6 Tips For Translating More Words Per Day

These are some of the things I do in order to be more productive when I translate:

1. Listen to music while you translate

Most of the time I listen to music while I translate, but only music without lyrics. I’m not sure why it helps, but it just changes my environment completely.

I get access to a new energy, and I can get more work done, without getting bored or tired in the same way. I think that it’s the other part of my brain that is fired up, when I start the music.

Mostly I listen to jazz, or electronic music, sometimes techno without lyrics.

2. Use Skype instead of email

Using Skype chat is a great way to get access to more jobs, because sometimes email is just to slow for clients, who are in a hurry. This doesn’t mean that you have to be in a hurry.

If you are just finishing up on a project and ready for a new job, and the terms suit you, then you could also take jobs in via Skype chat. It’s kinda like a mild version of a phone call.

Don’t limit yourself to email or phone communications, but look out for people, who are just looking for attention, and don’t really have any interesting jobs, in terms of deadline, field and word rate.

3. Get 8 hours of sleep at night

My short-term memory doesn’t work very well, when I’m tired. It’s just such a nice thing to have when you’re a translator 😉

4. Get assistance from machine translations

Some clients allow it, some don’t, and some don’t care. It depends on the job.

It can be a help to see, what the great machine thinks. Sometimes it’s just garbage, but occasionally it comes up with interesting segments, that are worth taking into account.

If you’re completely lost on a certain term, it can send you in the right direction.

5. Say no to jobs that you don’t find interesting

It’s easier to feel motivated when it’s an interesting topic that you’re translating. Of course you need to bring in the money you want by saying yes to enough jobs, but after that you can choose the interesting ones.

6. Reuse the existing termbase

If the client haven’t sent you a termbase for the current, you can ask if there is one already. Or perhaps existing translation memories or even translations, if you’re revising a document.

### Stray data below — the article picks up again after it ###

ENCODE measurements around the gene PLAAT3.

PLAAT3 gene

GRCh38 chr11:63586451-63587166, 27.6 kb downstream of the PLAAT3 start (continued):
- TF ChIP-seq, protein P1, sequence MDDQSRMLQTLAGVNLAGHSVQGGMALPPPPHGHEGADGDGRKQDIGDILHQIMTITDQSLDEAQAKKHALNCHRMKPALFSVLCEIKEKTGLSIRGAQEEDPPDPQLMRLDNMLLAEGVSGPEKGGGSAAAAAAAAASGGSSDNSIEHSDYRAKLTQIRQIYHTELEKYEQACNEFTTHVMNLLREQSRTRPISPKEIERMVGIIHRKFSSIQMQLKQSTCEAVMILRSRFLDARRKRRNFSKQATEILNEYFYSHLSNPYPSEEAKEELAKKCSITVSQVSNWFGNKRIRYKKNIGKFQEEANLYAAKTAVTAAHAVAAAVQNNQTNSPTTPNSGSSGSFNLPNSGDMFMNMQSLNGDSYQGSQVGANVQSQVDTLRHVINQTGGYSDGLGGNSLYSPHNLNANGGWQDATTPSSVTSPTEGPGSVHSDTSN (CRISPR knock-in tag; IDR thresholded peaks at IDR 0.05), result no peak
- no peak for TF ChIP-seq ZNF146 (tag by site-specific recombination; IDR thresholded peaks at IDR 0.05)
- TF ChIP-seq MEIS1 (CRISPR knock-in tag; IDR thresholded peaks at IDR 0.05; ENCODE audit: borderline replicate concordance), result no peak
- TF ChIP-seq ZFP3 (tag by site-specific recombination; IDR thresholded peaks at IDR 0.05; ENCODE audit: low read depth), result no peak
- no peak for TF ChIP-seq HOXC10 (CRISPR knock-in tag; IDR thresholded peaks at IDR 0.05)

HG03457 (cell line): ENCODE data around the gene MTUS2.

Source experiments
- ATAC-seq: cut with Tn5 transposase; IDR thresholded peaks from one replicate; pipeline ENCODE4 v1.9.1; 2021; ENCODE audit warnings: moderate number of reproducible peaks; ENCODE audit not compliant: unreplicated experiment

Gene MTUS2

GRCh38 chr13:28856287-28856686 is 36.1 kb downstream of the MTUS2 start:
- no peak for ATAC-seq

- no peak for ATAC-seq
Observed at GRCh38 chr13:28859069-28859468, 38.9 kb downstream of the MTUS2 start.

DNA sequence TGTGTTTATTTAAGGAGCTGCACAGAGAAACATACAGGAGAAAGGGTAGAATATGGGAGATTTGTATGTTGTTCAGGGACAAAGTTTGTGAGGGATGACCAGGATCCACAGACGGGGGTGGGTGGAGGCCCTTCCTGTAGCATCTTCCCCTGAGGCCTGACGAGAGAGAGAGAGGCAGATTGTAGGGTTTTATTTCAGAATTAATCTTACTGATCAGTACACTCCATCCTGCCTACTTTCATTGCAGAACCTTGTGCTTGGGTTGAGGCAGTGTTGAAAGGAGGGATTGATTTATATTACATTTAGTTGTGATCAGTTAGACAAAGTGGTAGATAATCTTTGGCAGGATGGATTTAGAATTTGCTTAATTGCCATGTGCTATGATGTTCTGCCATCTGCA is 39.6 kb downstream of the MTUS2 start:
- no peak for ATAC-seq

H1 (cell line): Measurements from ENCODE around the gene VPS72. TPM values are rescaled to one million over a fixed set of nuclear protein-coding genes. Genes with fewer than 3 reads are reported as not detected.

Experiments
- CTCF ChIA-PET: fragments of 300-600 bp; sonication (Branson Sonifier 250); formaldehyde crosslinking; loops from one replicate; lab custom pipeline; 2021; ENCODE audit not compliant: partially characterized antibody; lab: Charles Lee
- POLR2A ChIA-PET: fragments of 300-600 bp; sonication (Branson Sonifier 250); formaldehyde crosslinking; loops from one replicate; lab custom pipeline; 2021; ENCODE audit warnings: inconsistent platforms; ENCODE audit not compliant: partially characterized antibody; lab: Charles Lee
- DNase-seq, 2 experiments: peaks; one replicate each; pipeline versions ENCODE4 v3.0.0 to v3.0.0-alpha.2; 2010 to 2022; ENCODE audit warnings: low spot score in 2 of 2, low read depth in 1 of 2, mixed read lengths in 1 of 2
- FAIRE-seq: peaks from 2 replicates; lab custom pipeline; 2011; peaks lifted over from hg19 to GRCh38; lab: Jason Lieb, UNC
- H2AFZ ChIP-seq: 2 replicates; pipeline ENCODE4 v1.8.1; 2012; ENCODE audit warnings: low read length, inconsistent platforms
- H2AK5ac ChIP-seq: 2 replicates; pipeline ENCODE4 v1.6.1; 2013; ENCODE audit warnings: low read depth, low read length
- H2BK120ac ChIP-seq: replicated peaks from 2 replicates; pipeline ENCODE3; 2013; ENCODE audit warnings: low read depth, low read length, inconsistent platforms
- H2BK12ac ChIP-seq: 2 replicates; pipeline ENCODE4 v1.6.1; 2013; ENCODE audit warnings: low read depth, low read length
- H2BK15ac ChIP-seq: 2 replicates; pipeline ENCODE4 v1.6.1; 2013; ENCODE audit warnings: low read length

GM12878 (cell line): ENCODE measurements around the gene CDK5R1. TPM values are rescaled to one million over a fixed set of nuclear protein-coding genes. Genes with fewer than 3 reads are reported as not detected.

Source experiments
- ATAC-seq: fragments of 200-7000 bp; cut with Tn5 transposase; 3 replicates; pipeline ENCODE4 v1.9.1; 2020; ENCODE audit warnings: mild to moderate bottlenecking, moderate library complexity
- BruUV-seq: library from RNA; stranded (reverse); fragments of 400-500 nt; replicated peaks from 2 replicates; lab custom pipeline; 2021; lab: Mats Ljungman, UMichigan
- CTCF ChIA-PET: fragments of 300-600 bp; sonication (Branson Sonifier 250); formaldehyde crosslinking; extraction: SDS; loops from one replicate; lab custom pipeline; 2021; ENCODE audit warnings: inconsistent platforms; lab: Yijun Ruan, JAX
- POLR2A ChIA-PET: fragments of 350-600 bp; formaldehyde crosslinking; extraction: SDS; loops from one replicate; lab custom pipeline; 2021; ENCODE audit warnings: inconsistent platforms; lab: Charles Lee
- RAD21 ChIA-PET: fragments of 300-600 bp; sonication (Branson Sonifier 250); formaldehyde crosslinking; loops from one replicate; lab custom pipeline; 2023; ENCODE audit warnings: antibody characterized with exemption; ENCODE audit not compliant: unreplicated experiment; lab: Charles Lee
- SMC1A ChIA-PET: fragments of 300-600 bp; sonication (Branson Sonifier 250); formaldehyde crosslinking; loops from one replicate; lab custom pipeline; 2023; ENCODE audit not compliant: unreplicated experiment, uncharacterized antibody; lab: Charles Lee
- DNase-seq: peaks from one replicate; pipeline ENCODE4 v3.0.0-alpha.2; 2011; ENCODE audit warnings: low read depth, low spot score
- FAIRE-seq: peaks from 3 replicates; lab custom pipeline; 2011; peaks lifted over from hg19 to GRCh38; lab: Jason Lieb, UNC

Do you have any productivity tips that you want to share?

3 Great Freelance Translation Quotes

Do people understand what you do, when you say you’re working as a freelance translator?
  1. I don’t have a real job. I don’t have to work more than 20 hours a week and I make significantly more money than my accountant friend who works 60 hours a week – if he’s lucky.
    Given that, I’m ok with not having a real job.

    Lincoln Hui
    It’s all about helping people, and getting paid for doing so.
  2. In Japan, if you say I am a translator, everybody respect you because it’s kind of our dream job.

    Akiko Kawagoe
    What a great country for freelance translators!
  3. When we do our job properly, our reward is invisibility (and a decent cheque, of course). The fact that people don’t know/understand what we do is unintended praise on their part.

    Andy Watkinson
    My goal is that the reader will be able to question if there ever was another version of the document. I strive to make the translated text flow as easily as it would have done, had I written it in my native language in the first place.
Do you have other great quotes, that you want to share?

3 Lessons I Learned From Working as a Freelance Translator

“The only source of knowledge is experience.”
~ Albert Einstein


  1. There are some things that I know I don’t know. For example, I know there are plugins available for OmegaT, but, I don’t know how many, and I don’t know how to write one myself.